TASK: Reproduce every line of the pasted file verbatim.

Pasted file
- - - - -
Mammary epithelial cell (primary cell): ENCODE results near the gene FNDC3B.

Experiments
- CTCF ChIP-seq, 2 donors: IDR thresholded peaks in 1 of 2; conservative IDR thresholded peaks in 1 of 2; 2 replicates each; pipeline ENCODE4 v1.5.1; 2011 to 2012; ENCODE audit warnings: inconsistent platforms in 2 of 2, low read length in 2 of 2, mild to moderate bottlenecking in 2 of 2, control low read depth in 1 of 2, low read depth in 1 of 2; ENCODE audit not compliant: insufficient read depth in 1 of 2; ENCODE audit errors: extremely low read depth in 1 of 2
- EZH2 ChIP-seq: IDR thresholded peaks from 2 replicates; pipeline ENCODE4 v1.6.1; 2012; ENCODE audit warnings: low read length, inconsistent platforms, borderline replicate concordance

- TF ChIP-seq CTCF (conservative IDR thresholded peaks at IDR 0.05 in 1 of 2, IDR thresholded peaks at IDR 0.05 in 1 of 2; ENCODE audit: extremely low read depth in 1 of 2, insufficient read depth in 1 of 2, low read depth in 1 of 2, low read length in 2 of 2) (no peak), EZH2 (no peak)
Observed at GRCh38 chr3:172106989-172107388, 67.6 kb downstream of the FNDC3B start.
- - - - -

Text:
Mammary epithelial cell (primary cell): ENCODE results near the gene FNDC3B.

Experiments
- CTCF ChIP-seq, 2 donors: IDR thresholded peaks in 1 of 2; conservative IDR thresholded peaks in 1 of 2; 2 replicates each; pipeline ENCODE4 v1.5.1; 2011 to 2012; ENCODE audit warnings: inconsistent platforms in 2 of 2, low read length in 2 of 2, mild to moderate bottlenecking in 2 of 2, control low read depth in 1 of 2, low read depth in 1 of 2; ENCODE audit not compliant: insufficient read depth in 1 of 2; ENCODE audit errors: extremely low read depth in 1 of 2
- EZH2 ChIP-seq: IDR thresholded peaks from 2 replicates; pipeline ENCODE4 v1.6.1; 2012; ENCODE audit warnings: low read length, inconsistent platforms, borderline replicate concordance

- TF ChIP-seq CTCF (conservative IDR thresholded peaks at IDR 0.05 in 1 of 2, IDR thresholded peaks at IDR 0.05 in 1 of 2; ENCODE audit: extremely low read depth in 1 of 2, insufficient read depth in 1 of 2, low read depth in 1 of 2, low read length in 2 of 2) (no peak), EZH2 (no peak)
Observed at GRCh38 chr3:172106989-172107388, 67.6 kb downstream of the FNDC3B start.